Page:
Are media feeding copycat suicides?

The troubling report in today's Denver Post about a rash of teen suicides in Douglas County strangely says nothing about last week's huge national story on the Florida teenager who took his own life while an audience watched via live webcast. Here's the Nov. 26 Post story. The AP dispatch on Abraham Biggs' self-murder was carried by the Denver Post online and in print beginning Nov. 21.

Copycat suicides, like copycat school shootings, are a well-documented phenomenon of the sick times we live in. Science writer Malcolm Gladwell, for example, discusses the problem in detail in his 2002 best-seller, The Tipping Point.

The Post did not, to my knowledge, carry a still photo of the tragically deranged Biggs, nor did it link to video of him. But if you Google for "Abraham Biggs suicide video," you get more than 54,000 hits. Horrifying.

Some of those are from unedited wildcat websites of the sort that are now ubiquitous and getting more so. Restraint on the part of those new-media actors can only come from internalized moral scruples of decency. Good luck there.

But shouldn't the responsibly edited news outlets such as the cable and broadcast TV networks be expected to hold themselves to a higher standard?

Fox News Channel, for instance, claims some fidelity to traditional values, but when tabloid sensationalism is in the air, they don't seem to resist very well. They didn't on the Biggs story, from what I saw.

What Biggs did is indisputably "news," as are the technology that he used in doing it and the passively curious or in some cases actively macabre reactions of online witnesses. It had to be covered, and analyzed, up to a point.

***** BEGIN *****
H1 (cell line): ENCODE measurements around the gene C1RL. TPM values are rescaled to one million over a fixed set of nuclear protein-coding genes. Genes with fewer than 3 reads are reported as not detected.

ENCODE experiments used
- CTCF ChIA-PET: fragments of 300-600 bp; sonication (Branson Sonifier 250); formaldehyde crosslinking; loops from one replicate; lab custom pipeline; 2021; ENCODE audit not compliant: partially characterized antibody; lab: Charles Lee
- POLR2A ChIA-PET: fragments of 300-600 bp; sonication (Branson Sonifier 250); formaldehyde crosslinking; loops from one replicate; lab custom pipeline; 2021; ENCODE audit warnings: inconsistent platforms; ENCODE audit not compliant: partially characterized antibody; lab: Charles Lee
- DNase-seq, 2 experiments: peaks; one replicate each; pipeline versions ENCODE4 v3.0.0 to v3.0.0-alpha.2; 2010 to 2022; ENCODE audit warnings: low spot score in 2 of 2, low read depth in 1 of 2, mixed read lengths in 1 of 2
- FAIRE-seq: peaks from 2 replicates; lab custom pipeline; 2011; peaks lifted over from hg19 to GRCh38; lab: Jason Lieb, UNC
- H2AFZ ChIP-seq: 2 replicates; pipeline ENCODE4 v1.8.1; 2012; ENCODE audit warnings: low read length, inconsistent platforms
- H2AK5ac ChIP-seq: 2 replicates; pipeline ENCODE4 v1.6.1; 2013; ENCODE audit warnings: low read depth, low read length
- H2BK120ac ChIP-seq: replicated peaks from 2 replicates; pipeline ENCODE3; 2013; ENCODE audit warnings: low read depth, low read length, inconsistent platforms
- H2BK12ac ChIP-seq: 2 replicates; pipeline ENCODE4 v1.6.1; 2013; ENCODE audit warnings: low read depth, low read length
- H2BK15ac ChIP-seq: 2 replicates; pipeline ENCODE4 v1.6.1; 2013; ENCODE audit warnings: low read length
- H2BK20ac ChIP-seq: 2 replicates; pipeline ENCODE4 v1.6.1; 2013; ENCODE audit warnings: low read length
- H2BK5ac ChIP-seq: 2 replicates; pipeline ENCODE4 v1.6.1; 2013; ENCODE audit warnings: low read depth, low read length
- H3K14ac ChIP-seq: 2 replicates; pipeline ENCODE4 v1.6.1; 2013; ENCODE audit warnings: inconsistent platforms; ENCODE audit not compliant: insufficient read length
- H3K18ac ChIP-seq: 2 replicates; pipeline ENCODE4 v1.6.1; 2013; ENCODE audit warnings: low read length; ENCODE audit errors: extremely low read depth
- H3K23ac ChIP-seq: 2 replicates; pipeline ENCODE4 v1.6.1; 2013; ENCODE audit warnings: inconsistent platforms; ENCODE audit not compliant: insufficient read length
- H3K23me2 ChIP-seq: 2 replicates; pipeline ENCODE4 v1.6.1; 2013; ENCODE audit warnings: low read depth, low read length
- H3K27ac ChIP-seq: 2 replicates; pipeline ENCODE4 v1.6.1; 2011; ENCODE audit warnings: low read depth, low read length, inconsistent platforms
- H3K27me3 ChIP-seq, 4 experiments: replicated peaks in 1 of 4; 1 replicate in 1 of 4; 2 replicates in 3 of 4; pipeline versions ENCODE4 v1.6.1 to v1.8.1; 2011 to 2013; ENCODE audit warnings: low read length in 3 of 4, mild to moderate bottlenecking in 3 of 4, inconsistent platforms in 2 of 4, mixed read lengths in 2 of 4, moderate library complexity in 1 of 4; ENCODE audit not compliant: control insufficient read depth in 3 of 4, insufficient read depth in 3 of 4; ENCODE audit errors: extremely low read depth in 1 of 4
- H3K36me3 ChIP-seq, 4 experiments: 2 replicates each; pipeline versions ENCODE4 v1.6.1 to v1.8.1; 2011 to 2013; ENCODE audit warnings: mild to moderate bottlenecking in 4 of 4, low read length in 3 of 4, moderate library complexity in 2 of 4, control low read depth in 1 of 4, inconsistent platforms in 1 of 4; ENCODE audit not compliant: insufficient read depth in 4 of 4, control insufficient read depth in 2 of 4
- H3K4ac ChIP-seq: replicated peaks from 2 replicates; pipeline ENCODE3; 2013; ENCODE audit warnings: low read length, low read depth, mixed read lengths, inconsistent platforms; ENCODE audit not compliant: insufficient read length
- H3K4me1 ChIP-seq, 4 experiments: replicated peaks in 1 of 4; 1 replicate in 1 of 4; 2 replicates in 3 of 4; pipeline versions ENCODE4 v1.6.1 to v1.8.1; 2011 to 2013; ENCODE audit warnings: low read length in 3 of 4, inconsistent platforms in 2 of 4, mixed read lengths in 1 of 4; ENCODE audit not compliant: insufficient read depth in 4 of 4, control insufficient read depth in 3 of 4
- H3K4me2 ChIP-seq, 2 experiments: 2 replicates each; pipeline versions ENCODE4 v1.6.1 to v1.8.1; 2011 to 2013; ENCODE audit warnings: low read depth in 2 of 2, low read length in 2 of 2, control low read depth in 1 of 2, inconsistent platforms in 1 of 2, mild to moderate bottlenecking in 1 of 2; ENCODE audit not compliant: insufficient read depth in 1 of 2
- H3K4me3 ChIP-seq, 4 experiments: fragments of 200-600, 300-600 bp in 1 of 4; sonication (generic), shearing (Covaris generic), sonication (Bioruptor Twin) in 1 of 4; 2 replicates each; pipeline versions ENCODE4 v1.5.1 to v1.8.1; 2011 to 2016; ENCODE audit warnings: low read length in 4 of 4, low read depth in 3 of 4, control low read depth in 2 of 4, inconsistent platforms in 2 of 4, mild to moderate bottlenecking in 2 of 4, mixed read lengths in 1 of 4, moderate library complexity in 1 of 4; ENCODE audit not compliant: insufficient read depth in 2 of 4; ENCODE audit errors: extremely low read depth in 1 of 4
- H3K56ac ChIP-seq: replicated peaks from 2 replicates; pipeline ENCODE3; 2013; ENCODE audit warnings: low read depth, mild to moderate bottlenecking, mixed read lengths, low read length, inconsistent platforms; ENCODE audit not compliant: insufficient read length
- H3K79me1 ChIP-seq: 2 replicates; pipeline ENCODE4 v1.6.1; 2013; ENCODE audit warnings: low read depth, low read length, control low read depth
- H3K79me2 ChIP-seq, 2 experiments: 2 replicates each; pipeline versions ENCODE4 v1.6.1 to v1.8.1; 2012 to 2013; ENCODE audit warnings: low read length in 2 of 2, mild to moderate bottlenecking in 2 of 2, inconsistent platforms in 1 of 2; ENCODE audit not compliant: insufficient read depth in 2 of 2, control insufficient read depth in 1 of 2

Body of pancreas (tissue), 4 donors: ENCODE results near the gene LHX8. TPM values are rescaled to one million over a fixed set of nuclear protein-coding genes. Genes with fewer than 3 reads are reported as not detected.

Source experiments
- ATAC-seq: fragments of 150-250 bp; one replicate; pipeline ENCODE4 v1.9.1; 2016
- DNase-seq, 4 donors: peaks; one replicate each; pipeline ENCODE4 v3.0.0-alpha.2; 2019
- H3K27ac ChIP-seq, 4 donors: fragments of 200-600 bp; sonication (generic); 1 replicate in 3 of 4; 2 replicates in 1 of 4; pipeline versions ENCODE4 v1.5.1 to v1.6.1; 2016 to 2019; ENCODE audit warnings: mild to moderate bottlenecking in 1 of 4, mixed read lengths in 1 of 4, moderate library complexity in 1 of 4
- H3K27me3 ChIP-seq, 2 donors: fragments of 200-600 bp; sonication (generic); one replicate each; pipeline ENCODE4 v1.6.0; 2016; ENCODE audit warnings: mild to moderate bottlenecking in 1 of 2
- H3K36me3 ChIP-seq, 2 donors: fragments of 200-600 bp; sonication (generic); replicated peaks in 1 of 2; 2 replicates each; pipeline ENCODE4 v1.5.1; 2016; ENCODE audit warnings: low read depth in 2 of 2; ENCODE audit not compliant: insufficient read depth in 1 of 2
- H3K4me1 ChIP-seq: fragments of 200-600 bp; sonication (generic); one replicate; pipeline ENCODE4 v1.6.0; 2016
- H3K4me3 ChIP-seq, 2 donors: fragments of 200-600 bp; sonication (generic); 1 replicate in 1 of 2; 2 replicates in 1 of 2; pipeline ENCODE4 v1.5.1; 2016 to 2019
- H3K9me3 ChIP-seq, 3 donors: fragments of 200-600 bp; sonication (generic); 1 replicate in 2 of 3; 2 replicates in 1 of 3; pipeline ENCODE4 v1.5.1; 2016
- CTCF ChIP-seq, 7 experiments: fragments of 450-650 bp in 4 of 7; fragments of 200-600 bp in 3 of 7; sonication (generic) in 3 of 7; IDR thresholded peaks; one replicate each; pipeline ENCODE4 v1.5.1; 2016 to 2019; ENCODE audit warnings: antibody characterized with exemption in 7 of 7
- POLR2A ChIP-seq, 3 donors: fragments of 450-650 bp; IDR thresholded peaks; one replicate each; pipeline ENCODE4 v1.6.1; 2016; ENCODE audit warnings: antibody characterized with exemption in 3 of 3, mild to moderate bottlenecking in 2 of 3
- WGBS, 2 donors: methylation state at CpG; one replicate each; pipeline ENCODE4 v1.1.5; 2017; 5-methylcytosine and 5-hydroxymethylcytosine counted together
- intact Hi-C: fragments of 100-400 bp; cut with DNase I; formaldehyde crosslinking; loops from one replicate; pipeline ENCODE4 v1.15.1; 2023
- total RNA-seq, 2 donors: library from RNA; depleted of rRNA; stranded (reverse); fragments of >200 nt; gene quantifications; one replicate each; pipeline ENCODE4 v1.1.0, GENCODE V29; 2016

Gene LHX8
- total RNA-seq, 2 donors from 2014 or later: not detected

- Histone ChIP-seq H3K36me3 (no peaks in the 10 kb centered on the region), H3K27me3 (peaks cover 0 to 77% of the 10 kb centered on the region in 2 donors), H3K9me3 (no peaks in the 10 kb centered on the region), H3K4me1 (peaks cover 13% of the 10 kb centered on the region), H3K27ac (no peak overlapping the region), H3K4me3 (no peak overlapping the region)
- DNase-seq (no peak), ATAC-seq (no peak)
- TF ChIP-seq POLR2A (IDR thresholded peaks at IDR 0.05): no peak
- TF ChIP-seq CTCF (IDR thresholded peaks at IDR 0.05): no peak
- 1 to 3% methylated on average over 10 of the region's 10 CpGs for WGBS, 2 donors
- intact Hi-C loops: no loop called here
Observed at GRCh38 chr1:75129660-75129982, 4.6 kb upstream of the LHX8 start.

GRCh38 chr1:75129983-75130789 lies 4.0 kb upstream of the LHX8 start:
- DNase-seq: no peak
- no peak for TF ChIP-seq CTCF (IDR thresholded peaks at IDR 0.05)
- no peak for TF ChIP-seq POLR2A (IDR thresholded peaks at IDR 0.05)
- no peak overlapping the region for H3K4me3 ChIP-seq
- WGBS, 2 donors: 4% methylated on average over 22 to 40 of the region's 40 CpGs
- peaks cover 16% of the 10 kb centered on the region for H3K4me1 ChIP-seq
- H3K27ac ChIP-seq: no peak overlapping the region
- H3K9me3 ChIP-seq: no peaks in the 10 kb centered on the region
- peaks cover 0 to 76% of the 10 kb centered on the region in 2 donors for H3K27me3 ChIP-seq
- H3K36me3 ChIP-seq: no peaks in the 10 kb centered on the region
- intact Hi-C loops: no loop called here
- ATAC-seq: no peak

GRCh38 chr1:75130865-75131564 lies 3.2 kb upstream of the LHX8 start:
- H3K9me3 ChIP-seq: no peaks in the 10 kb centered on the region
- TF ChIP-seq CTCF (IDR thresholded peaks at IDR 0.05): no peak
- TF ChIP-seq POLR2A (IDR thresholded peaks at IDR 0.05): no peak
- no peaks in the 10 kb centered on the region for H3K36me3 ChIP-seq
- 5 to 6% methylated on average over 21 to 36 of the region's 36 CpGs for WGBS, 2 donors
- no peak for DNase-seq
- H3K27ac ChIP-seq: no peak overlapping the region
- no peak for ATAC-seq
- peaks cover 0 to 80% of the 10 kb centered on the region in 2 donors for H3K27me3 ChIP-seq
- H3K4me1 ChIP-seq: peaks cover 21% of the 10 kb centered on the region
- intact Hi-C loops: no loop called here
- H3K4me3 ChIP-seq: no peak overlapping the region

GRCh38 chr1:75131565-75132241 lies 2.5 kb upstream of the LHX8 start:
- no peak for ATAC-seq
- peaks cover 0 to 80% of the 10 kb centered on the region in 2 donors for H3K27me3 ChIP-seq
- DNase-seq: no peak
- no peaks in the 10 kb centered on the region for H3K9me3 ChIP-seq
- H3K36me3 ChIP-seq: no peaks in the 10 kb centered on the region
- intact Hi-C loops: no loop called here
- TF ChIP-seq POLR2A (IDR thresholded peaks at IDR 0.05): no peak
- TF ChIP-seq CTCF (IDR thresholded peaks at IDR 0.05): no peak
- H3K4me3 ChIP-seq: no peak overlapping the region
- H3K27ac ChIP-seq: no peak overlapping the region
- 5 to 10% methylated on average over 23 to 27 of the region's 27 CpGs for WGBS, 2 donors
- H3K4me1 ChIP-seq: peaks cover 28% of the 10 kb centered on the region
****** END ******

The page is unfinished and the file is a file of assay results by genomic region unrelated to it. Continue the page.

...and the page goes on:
But news organizations, in helping give the deceased his wish for global fame, have not only coarsened the moral tone of our times. They have also incentivized more such incidents, arguably abetting a number of deaths that need not have occurred.

Our word "obscene" comes from the ancient Greek ethos that recognized certain human emotions or actions as unworthy of portrayal to an audience -- hence confined to occurring off-scene and receiving no more than secondhand description on stage.

This was done in the interest of (1) preserving dignity for all concerned and (2) protecting onlookers from the very real danger of moral contagion. Those obscenity concerns are as valid in modern America as they were in ancient Athens.

Poor Abraham was diagnosed with severe mental illness, but I'll bet what he did was hastened by just such contagion from the culture. Other Abrahams are all around us right now, in Douglas County and everywhere else. You shudder to think what messages they are receiving from the celebrity he's been given. Obscenity rulings from our courts, or enactments from our lawmakers, are too much to hope for in this licentious age. Self-policing by those with the biggest megaphones, perhaps pushed by a revolted and fed-up public, is the best hope I can see.